The Difference Between Trenching, Raking, and Casting Cremains

Cremation offers endless benefits to families of loved ones, including the ability to be as creative as desired when scattering cremains. Most people know very little about how to scatter cremains outside of what they’ve seen in the movies and on television, but fortunately, the sky is literally the limit when it comes to your options.

Saying goodbye to your loved one can be difficult, but knowing the difference between common ash-scattering methods can help you determine the best way for you and your family to orchestrate the final farewell. Here are descriptions about common ash-scattering methods, including trenching, raking, and casting, as well as water- and air-scattering methods.

Trenching is when you dig a hole of trench into the ground, and place the cremains directly into the trench. At the end of the goodbye ceremony, family members rake over the trench to cover the ashes. Some families like to practice trenching at their loved one’s favorite spot, such as a garden, beach, lake, or backyard, and light candles in a circle around the trench site as part of the ceremony. You could also trace your loved one’s name in the dirt or sand, and take photos to commemorate the event. At the end of the ceremony, the candles are distributed among friends and family members as a keepsake.

Raking involves pouring your loved one’s cremains from an urn evenly across loose soil, then raking the cremains into the ground at the end of the ceremony. When practicing the raking technique, it’s important that you keep the urn close to the ground when pouring to prevent the wind from blowing cremains in all directions. At the end of the ceremony, family members and close friends can take turns raking the cremains into the ground.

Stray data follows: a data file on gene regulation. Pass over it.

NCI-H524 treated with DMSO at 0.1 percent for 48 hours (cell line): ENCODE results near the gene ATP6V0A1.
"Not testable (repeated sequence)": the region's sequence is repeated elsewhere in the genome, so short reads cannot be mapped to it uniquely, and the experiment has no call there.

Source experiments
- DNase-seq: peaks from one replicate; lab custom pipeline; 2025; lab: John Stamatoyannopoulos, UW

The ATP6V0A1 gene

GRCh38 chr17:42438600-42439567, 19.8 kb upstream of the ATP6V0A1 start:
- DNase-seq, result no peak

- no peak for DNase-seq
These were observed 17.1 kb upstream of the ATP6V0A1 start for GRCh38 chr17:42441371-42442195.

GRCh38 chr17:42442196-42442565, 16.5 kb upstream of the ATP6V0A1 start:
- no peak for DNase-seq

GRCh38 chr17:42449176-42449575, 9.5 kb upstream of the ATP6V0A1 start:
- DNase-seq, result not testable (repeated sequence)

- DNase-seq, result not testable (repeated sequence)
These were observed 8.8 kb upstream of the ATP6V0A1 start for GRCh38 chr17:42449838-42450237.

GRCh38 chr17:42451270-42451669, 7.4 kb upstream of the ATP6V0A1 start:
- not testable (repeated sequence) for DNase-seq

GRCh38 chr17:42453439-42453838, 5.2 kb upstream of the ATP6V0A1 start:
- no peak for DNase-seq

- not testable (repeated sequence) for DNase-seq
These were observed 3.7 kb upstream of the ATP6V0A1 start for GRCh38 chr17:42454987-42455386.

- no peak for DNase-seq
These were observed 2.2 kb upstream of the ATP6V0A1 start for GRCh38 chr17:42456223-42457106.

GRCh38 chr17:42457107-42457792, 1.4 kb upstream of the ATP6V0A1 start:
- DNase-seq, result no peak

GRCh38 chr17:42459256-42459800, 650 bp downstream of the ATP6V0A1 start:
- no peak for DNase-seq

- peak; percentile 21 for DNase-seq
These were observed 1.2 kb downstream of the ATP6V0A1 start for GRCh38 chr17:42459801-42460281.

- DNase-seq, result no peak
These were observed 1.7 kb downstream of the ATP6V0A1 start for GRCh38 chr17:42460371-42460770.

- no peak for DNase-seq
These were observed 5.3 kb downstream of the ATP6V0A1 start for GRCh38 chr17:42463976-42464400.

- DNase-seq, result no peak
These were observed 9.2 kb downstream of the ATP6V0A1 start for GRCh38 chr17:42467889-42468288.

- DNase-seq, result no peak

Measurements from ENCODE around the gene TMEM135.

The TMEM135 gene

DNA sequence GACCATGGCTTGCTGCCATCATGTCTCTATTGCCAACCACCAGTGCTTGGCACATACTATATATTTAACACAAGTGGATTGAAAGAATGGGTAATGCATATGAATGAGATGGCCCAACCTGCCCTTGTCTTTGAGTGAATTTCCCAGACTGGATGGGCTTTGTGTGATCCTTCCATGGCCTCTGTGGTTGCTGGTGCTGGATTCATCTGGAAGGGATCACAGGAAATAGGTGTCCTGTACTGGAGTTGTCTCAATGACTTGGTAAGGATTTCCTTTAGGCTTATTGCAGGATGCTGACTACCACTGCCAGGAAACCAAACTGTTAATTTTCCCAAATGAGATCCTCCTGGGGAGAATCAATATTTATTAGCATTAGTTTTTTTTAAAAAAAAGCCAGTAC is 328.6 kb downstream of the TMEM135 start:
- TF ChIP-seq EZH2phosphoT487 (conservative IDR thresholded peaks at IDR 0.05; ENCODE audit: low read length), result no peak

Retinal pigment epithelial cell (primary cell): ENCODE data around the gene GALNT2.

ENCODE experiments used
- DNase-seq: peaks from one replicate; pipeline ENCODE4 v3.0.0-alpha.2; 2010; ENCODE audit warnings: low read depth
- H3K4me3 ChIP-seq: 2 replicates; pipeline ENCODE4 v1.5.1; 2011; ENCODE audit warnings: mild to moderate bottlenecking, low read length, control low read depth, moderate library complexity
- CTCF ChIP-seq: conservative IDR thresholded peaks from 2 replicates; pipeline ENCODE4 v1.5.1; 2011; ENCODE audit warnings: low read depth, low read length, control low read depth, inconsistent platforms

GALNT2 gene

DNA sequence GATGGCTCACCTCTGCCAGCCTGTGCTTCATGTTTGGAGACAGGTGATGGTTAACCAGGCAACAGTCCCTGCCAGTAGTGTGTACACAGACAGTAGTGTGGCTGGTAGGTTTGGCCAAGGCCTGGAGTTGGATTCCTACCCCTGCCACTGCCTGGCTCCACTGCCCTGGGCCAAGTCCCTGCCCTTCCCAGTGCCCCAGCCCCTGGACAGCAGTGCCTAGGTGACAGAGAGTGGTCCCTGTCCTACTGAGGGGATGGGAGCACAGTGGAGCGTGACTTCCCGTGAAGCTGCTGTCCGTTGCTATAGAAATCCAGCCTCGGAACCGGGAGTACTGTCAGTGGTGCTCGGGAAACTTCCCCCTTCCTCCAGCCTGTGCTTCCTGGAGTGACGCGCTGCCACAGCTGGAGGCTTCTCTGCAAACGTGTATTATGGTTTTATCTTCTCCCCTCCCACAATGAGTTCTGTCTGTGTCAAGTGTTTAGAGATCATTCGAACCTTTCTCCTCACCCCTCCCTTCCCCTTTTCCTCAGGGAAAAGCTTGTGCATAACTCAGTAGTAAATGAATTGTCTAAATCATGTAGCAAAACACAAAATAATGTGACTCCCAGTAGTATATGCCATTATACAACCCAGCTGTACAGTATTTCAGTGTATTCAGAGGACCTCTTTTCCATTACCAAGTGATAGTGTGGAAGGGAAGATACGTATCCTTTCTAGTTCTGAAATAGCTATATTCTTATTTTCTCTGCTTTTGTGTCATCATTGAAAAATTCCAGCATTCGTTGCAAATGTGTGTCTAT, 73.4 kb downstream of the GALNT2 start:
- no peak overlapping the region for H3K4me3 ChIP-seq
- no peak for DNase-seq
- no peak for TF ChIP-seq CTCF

Casting is when you scatter cremains by tossing or throwing them into the wind. Casting is most successful when you toss cremains downwind, so you may want to perform a casting ceremony when the weather is agreeable. When casting cremains downwind, most of the ashes will fall onto the ground while lighter particles may blow in the wind and form a white-gray cloud. During a casting ceremony, your family can either take turns casting cremains directly from the urn, or distribute cremains evenly using paper cups. Each family member can then cast the cremains in their own unique way or cast them together at the same time in a toasting gesture.

Water Scattering
Water scattering is when cremains are scattered into a body of water such as a lake, river, or ocean. When scattering cremains into the water, it’s important to store the cremains in a biodegradable urn or container to avoid having ashes blow back into your face or wash up and stick to the side of the boat. For the best experience, you may want to hire a boating service that has experience with water scattering so they can arrange for you to have a pleasant, seamless experience when saying goodbye to your loved one on the water.

Air Scattering
Air scattering is when cremains are scattered into the air via airplane. Today, there are many pilots and air services that specialize in air scattering and are professionally trained to handle and scatter your loved one’s ashes. Depending on the service and pilot, you may be able to watch from the ground as the cremains are scattered, or you might even be able to ride on the airplane with your loved one’s cremains. If your loved one’s wishes included having their ashes scattered by plane, and no surviving family members are available for the ceremony, the pilot or air service can provide you and your family with the exact time and date of the air-scattering ceremony.

For more information about cremation services, please contact Heartland Cremation. With four generations of experience in the funeral and cremation business, we provide the Kansas City area with simple, worry-free cremation services that will treat your loved one with all the dignity and respect that they deserve.

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